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OPINION: Holidays inspire memories, gratitude

December 28th, 2012 | Carey Restino Print this article   Email this article  

It's snowing outside, finally. My dog heralded the news when she burst through the door last night, her black fur covered with white fluff. Not that we were in danger of having a green (or brown, more appropriately) Christmas up here in the hills, but town was looking very inappropriately dressed for the holidays. And my yard needed a fresh coat of white, too.

This morning, it was beautiful out, even in the post-solstice dusk that we call daylight. The trees were all adorned with white, and every post and weed was a work of art, heavy with a balance of frozen flakes.

There's something wonderfully cozy about a fresh snowfall, especially when there hasn't been one for so long. Our pathways were slip-and-slides, and we were all becoming wary of that first step out of the car after one-too-many encounters with the impact of ice and gravity working in unison.

This snowfall, coupled with the smell of baking cookies that permeates my house this time of year, made me gather my children close and tell them stories about the holidays when I was a little girl. We homesteaded in rural Nova Scotia, far from other families, and didn't have much in our larders that we didn't grow or kill ourselves. But Christmas was one of the times when my parents splurged a bit. There would be a big bowl of fruit in the center of the table, another bowl with nuts in it, and on Christmas morning, there was bacon.

I read my little people a chapter from Laura Ingalls Wilder's "Little House in the Big Woods," about Laura and Mary being so thrilled to receive a stocking with red mittens and a stick of store-bought candy in it.

I watched my children process that as they looked at the dozens of packages under their tree, the overflowing fridge, and the rooms filled with toys and books that would have made Laura and Mary's eyes bulge. Wealth, I told them, is really more about your perspective than it is about what you actually have or get. My childhood holidays seemed decadent, but to my children, they probably wouldn't have.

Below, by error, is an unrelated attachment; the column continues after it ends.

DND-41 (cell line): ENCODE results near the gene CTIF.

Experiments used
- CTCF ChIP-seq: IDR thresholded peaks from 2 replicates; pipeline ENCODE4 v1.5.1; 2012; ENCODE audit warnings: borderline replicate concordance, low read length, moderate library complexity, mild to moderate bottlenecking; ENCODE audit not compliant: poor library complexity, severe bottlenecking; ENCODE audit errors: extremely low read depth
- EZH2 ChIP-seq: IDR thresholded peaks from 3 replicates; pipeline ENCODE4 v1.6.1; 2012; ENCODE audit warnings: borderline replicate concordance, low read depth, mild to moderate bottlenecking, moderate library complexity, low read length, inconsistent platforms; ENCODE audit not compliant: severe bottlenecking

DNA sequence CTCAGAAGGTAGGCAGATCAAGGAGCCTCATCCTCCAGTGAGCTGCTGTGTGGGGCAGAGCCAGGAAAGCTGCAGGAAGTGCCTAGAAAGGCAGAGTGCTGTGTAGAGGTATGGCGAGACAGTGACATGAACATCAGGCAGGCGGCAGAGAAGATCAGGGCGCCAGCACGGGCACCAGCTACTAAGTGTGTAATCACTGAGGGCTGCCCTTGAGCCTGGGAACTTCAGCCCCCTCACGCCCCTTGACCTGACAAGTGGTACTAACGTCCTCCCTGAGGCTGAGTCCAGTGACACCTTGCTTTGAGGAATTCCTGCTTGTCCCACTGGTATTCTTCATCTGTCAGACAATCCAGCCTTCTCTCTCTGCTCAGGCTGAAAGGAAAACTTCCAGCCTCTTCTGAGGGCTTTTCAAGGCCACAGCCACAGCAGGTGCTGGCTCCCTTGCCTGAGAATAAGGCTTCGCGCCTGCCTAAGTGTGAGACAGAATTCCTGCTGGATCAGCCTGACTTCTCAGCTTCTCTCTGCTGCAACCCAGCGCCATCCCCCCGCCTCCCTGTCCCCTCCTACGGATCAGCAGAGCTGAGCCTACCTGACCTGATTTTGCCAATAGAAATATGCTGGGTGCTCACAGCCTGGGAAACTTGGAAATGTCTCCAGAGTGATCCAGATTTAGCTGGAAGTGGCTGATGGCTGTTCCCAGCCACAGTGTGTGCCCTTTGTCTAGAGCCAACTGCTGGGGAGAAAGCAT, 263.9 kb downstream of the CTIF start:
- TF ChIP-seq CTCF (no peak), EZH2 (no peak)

Then again, maybe they would have. What we had instead of tons of presents was time and tradition.

Growing up, we didn't have electricity. No electricity meant no electric lights on the tree, so instead, my parents had little silver candleholders that would clip to the branches.

The thing about putting candles on the branches of a Christmas tree, though, is that you don't want that tree to be too dry. So we would get our tree on Christmas Eve each year. In the morning, we would tromp out with our snowshoes into the endless forests that surrounded our little house.

When the perfect tree was found, we would cut it down with a saw and all drag it back to the house together. The rest of the day was a flurry of holiday decorating, as boxes of strange-but-familiar decorations were unearthed from their wrapping. Our tree was eclectic, decorated with everything from traditional stars to rubber bats. There was an inevitable battle about how much tinsel to use. But it was always beautiful.